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String Quartets nos. 3 & 4.

New Hellenic String Quartet
BIS CD 1074 [57' 48"]
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In Nikos Skalkottas' massive fourth string quartet (1940), this CD has some of the most dense and eventful music you are ever likely to encounter. It is a tough nut to crack, having a quality of superabundant energy and inventiveness which is, by turns, invigorating, exhilarating and finally exhausting.

The third quartet (1935) is far easier to respond to. I have known it for many years through a treasured an EMI-Greece box of LPs, which has a good range of Skalkottas' chamber music, and enough of the piano music to arouse the keenest interest. I played then the compact Variations, and have struggled too with some of the innovative, accessible and important 32 Pieces, which were even broadcast in their entirety by Radio3 (I hope particularly that these are scheduled for issue on BIS?).

Those LPs had too the lavish documentation with numerous illustrations, something which was fairly common then, but is now a thing of the past. It is worth looking out for, though long unavailable - (14C 163-70981/2/3/4). Some of the playing is a bit rough & ready, but not sufficiently so to dampen enthusiasm, which has remained with me until BIS has caught up with this important and life enhancing music half a century on.

I was therefore disappointed not to have learned of the recent visit to London of the New Hellenic Quartet until after it had taken place. They had come especially to perform the two works featured on this CD, the last two of Skalkottas's four string quartets (the score of the second is missing). Richard Whitehouse attended the Hellenic Centre for Seen&Heard and I quote from his review:-

- - - Some composers are so unfashionable that even the centenary of their birth warrants little or no coverage. Were there any UK performances in 1996 for Roger Sessions's 100th? If the 50th anniversary of Nikos Skalkottas's death might seem equally worth overlooking, remember the significance his music attracted back in the 1950s and '60s, when Hans Keller lauded him as one of the five most significant composers this century - - - since when his music has fallen into the 'respected but unheard' category, with little available on disc until the Swedish company BIS began their excellent series of recordings last year - - - - - dating from 1935, the Third Quartet marks the onset of Skalkottas's maturity; the serial method of Schoenberg is treated flexibly and creatively, along with a rhythmic dynamism which, stemming from Stravinsky and even Bartók, has become equally personal. The three movements play for 20 minutes, beginning with an Allegro moderato where the distinction between harmonic and thematic presentation of the material is integral to the music's dynamism. The Andante has a heightened lyricism redolent of Berg's Lyric Suite, while the closing Allegro vivace is relaxed to the extent that its underlying ländler rhythm offsets the metamorphoses of the main rondo theme.

The Fourth Quartet of 1940 takes this musical idiom to its relative extreme. Playing for 38 minutes, it requires a stamina comparable to the late quartets of Beethoven and the first quartet of Schoenberg: sobering to think that it was completed in little more than four weeks, and is only one of a whole series of large-scale works that Skalkottas worked on during the remainder of his short life. The opening Allegro molto vivace achieves its expansiveness through dynamic, subtle cross-referencing of themes, rather than by its actual length, while the Andante molto espressivo has a musical and emotional breadth which more than sustains the six diverse variations on its opening melody. The Presto must be unequalled in the literature for sheer velocity, with the lilting trio making an almost surreal contrast. If the Allegro guisto finale seems not quite to wrap up the piece conclusively, this may be because of its brevity and swiftness of thought. Perhaps it would be more convincing played attacca after the scherzo? At any rate, the New Hellenics powered through to the final bars with absolute conviction, and to deservedly prolonged applause.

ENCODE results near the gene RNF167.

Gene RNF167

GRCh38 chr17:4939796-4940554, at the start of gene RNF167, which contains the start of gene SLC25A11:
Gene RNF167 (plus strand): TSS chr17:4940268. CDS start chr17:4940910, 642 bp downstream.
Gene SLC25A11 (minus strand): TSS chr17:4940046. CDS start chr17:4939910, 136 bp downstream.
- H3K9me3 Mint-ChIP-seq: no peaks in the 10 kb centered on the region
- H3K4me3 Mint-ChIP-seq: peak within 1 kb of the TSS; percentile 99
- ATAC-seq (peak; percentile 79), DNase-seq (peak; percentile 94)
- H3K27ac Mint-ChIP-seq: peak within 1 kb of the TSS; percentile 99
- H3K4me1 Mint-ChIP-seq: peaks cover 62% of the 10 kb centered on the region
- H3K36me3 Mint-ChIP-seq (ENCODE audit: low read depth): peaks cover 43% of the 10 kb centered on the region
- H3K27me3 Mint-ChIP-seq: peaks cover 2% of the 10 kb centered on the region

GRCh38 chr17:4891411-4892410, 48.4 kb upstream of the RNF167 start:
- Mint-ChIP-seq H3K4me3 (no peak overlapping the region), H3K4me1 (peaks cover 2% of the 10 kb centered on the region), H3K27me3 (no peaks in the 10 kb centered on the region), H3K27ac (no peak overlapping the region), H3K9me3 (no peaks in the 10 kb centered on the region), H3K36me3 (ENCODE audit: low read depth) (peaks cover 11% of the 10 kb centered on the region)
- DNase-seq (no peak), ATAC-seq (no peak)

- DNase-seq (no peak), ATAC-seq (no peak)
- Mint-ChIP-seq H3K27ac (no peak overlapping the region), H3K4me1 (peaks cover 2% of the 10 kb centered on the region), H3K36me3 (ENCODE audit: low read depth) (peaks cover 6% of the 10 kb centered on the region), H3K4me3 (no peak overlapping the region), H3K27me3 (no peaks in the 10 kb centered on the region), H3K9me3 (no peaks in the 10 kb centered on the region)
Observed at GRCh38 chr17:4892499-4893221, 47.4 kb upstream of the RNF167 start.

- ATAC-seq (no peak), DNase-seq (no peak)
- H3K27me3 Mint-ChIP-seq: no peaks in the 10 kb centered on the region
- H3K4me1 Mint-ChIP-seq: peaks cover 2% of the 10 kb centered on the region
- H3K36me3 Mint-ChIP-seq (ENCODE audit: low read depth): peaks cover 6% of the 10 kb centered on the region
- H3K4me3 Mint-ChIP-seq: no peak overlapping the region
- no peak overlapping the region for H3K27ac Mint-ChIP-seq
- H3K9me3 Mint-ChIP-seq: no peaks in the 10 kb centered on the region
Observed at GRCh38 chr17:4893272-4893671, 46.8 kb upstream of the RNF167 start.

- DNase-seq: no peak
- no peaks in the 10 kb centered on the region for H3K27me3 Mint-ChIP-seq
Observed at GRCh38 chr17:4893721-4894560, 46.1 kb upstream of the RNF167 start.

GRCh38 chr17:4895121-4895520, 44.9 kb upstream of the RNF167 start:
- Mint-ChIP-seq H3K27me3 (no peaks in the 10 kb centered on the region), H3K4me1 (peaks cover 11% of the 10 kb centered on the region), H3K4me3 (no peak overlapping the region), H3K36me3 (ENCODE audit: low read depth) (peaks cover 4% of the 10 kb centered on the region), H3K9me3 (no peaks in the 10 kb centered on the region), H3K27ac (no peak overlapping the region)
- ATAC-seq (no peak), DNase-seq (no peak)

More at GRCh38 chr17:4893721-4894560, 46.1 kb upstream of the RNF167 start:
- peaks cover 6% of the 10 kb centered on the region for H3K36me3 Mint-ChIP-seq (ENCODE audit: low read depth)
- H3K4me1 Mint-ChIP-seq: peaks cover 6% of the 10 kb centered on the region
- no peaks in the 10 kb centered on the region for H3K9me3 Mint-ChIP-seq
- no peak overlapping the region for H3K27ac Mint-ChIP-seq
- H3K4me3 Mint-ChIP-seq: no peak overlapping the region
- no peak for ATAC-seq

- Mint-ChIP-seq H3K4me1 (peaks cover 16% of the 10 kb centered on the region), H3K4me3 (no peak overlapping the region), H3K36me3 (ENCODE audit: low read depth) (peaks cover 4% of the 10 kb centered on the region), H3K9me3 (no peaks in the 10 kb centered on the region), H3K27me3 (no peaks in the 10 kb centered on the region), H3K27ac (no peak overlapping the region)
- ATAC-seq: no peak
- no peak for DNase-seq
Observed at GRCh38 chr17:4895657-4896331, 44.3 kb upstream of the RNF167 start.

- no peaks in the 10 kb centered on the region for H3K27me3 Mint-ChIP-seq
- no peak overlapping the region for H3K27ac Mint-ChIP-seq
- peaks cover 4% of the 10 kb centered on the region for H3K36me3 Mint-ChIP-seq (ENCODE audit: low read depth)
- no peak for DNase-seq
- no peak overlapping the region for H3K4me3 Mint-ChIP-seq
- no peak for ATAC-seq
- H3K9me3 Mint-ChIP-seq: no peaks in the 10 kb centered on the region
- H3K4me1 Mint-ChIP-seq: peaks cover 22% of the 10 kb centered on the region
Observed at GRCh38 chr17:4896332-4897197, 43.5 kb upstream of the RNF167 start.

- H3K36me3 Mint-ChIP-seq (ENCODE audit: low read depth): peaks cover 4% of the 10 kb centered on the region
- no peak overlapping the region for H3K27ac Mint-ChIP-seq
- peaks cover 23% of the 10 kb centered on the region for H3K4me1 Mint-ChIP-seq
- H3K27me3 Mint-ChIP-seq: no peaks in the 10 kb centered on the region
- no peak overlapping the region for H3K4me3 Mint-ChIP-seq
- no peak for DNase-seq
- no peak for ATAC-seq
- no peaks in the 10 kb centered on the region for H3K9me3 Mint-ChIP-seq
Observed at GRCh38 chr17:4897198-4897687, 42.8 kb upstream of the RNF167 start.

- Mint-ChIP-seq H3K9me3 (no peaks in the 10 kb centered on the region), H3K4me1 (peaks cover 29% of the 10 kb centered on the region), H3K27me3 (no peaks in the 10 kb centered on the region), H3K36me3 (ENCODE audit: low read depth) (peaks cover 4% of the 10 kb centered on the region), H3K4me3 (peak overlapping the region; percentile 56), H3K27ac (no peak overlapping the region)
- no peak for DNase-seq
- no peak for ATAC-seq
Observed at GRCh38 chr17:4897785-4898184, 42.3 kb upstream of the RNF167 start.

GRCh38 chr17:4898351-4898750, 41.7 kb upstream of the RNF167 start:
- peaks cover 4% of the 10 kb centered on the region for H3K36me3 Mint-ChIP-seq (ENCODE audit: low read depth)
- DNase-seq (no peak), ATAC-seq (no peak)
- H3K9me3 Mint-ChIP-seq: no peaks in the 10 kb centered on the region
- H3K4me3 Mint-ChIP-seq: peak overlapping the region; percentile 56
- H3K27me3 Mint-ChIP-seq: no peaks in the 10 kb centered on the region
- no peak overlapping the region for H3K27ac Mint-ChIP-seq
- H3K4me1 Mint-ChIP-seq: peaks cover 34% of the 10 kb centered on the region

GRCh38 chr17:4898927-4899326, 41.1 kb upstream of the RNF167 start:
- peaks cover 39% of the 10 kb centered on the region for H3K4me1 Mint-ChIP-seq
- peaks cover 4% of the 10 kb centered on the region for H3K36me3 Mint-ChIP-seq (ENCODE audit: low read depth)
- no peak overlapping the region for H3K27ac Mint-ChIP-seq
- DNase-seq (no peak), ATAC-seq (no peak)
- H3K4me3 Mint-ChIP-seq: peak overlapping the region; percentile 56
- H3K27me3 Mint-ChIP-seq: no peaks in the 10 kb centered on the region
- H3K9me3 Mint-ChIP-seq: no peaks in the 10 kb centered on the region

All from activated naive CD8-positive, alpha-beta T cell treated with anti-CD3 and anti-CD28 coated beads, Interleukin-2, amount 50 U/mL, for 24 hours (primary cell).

The New Hellenic Quartet's recording of Skalkottas's string quartet music is due for release on BIS next spring. For now, Georgios Demertzis's account of the violin concerto, and his just-released disc of the chamber music for violin (BIS-CD-1024) are mandatory listening for anyone willing to give this extraordinarily original and engrossing composer the attention his music so richly deserves.

This CD does not disappoint. The players, led by Georgios Demertzis, obviously have this, at times severe, dodecaphonic music in their bones and are undaunted by its complexity. It is however more austere than some of the other music released by BIS, so I would not recommend it as your first Skalkottas purchase - others have been reviewed on MotW (see below). The September 1999 recording of the two quartets made in Athens is entirely satisfactory and the background information includes a detailed analysis of Skalkottas's music for string quartet, as well as notes about his strange life and an introduction to his unique style.

see also

SKALKOTTAS The Maiden and Death; Piano Concerto No 1 (Geoffrey Douglas Madge) and Ouverture Concertante Iceland Symphony Orchestra, cond. Nikos Christodoulou. BIS CD 1014

SKALKOTTAS Violin Music (solo sonata; four sonatinas; seven pieces) Georgios Demertzis (violin) Maria Asteriadou (piano) BIS 1024


Peter Grahame Woolf



Peter Grahame Woolf

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